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A force between two particles can be described either as the action of a force field generated by one particle on the other, or in terms of the exchange of virtual force carrier particles between them.

These virtual force carrier particles are physically produced during these processes, like beta decay of neutron? Why are they called "virtual"? I know that $W$ boson was discovered in a physical "weak interaction" experiment, so it was actually produced.

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  • $\begingroup$ What do you mean by "actual(ly)", "virtual", "physical(ly)", etc... Have you completely researched "virtual particles"? $\endgroup$ – Cosmas Zachos Jun 8 at 15:24
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On some level, no particles are "physical"; they're all tools that we use to describe the interactions of quantum fields. This is especially true for virtual particles, which don't exist outside of the reaction they're part of.

Typically, we call the particles that enter and exit Feynman diagrams "real". They propagate "to infinity", or at least as far as their decay lifetime will let them. Because they exist for a long time, they must be "on the mass shell" if they don't decay (in other words, their energy and momentum must be consistent with their mass). If they do decay, the lifetime of the particle is related to the "width" of their mass; in other words, they can stray slightly from the mass shell (i.e. they can have an energy and momentum that is somewhat inconsistent with their mass), but not as much as if they were annihilated before decaying.

In contrast, the particles which are entirely internal to the Feynman diagram, those that are created and then annihilated within the same interaction, are typically called "virtual". Since they exist for such a short time, virtual particles can be "off the mass shell" (i.e. their energy and momentum doesn't have to correspond to the particle's actual mass). You will often hear the "virtuality" of an exchanged particle being discussed; this is a measure of how inconsistent the exchanged particle's energy and momentum are with its mass.

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  • $\begingroup$ How about the W boson in beta decay of neutron? It was revealed in an experiment, so it was off or on the mass shell? $\endgroup$ – Salmone Jun 8 at 19:19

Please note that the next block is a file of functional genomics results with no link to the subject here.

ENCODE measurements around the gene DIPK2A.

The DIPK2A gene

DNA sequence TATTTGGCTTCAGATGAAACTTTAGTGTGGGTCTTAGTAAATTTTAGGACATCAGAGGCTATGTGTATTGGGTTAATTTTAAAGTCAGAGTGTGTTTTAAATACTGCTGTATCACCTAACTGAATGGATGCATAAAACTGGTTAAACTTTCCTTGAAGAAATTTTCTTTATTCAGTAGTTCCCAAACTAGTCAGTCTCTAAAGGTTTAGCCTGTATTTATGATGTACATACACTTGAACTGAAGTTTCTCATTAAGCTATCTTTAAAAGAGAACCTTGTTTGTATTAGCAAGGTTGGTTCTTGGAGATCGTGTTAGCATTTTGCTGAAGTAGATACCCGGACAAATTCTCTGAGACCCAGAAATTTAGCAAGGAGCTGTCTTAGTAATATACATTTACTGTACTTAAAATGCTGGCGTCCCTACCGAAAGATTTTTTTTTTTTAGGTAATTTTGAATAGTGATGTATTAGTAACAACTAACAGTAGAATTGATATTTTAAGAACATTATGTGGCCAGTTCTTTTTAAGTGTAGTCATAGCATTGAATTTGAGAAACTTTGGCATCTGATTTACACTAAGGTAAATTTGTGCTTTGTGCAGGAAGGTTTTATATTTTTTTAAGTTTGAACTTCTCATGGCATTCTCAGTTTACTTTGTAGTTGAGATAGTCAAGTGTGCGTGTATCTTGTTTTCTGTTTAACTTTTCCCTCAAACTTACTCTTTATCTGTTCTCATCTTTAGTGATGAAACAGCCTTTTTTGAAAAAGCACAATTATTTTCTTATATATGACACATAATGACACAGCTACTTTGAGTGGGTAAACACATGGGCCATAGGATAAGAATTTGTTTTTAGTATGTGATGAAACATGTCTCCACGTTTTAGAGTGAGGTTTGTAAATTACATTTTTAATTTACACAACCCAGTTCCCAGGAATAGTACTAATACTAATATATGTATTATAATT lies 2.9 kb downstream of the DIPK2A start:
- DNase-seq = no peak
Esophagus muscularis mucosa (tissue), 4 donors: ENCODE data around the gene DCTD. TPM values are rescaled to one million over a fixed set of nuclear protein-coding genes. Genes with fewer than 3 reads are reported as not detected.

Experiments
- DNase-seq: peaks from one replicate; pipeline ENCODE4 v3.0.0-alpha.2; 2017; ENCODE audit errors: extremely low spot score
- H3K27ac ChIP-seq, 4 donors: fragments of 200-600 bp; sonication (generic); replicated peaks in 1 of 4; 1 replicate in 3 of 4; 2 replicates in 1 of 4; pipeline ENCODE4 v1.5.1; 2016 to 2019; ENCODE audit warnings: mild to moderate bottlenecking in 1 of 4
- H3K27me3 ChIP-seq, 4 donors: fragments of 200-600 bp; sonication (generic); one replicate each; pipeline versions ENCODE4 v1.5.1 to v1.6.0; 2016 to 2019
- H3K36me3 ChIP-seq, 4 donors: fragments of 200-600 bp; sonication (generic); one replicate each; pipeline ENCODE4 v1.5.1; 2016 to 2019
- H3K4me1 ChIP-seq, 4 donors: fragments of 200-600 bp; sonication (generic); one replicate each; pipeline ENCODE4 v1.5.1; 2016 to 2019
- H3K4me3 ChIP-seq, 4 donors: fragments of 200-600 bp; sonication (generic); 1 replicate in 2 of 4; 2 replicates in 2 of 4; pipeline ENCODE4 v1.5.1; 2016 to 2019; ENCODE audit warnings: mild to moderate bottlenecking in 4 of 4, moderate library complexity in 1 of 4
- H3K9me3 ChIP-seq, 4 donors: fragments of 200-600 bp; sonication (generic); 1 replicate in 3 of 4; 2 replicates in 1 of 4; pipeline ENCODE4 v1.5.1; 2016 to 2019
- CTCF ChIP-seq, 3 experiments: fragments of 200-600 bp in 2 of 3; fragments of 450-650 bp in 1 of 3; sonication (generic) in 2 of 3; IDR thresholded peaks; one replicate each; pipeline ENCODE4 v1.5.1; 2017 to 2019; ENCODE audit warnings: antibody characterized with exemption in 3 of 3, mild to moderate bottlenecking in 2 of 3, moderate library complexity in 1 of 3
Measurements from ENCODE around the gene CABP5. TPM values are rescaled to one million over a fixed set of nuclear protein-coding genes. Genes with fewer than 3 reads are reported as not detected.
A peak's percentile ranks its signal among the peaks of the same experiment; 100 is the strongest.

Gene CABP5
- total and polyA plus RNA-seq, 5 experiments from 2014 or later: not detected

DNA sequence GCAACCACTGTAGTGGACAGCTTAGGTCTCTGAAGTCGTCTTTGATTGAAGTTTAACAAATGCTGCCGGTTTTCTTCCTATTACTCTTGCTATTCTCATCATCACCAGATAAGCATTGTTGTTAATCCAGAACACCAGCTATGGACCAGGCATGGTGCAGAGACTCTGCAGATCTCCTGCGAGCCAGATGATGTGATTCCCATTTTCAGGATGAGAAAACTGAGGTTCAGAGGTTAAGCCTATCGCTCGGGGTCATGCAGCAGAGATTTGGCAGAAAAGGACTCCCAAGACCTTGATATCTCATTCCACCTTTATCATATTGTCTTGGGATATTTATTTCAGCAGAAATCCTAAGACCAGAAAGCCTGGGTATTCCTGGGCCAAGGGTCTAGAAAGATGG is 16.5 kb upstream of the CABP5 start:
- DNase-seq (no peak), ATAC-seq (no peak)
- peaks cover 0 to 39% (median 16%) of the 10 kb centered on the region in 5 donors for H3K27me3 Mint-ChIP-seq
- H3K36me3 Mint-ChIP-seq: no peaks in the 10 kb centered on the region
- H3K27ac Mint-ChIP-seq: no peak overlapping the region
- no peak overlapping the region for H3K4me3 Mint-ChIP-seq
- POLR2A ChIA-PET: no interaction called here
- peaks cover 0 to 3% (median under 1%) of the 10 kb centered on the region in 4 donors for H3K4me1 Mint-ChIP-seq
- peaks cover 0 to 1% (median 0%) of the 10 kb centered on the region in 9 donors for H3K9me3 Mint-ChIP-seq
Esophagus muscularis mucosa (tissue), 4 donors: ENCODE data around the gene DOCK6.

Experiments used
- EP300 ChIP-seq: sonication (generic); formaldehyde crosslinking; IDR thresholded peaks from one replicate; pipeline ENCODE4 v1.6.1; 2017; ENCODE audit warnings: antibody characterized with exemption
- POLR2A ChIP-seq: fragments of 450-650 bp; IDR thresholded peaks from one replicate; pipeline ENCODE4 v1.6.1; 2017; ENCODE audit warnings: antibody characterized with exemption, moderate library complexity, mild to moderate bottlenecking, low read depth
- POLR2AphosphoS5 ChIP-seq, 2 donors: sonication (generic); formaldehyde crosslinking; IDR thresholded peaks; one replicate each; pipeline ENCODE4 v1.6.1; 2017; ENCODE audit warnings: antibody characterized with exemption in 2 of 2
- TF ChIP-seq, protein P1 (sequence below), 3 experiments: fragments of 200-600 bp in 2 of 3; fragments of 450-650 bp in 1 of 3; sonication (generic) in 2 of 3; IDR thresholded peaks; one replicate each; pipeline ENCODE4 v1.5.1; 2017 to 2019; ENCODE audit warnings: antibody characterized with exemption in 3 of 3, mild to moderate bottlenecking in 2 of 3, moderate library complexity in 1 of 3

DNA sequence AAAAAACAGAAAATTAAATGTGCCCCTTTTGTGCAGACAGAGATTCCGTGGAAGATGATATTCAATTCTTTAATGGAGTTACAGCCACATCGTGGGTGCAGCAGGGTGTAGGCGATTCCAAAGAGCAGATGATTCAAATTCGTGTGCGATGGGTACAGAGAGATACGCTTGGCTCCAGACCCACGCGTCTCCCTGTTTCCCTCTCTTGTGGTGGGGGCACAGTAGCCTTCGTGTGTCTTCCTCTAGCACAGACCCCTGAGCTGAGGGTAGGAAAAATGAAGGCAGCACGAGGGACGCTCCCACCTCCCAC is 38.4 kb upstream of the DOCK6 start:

• $\begingroup$ @Salmone The W boson has a mass of 80 GeV. The energy involved in a beta decay reaction is on the order of an MeV. Beta decay doesn't have anywhere near enough energy to create an on-shell W boson; the W boson involved in beta decay is very far off-shell. $\endgroup$ – probably_someone Jun 8 at 19:31
  • $\begingroup$ Sorry, the experiment was with proton against antiproton. In this case, the W boson was produced? $\endgroup$ – Salmone Jun 8 at 20:10
  • $\begingroup$ @Salmone The center-of-mass energy of that experiment was 540 GeV, which is definitely enough to create on-shell W bosons. That said, the W boson lifetime is so short ($10^{-24}$ seconds!) that it doesn't make much sense to talk about a "real" W boson in the above sense. Every W boson we produce is internal to some Feynman diagram before it reaches a detector, so we observe it by looking for the peak in its production rate around its on-shell mass. See the following review: cds.cern.ch/record/2103277/files/9789814644150_0006.pdf $\endgroup$ – probably_someone Jun 8 at 20:25
  • $\begingroup$ So if the energy is enough, the W boson is produced but if energy is lower, the W boson is not poduced, but weak interaction still happens. I really can't understand. $\endgroup$ – Salmone Jun 9 at 14:08

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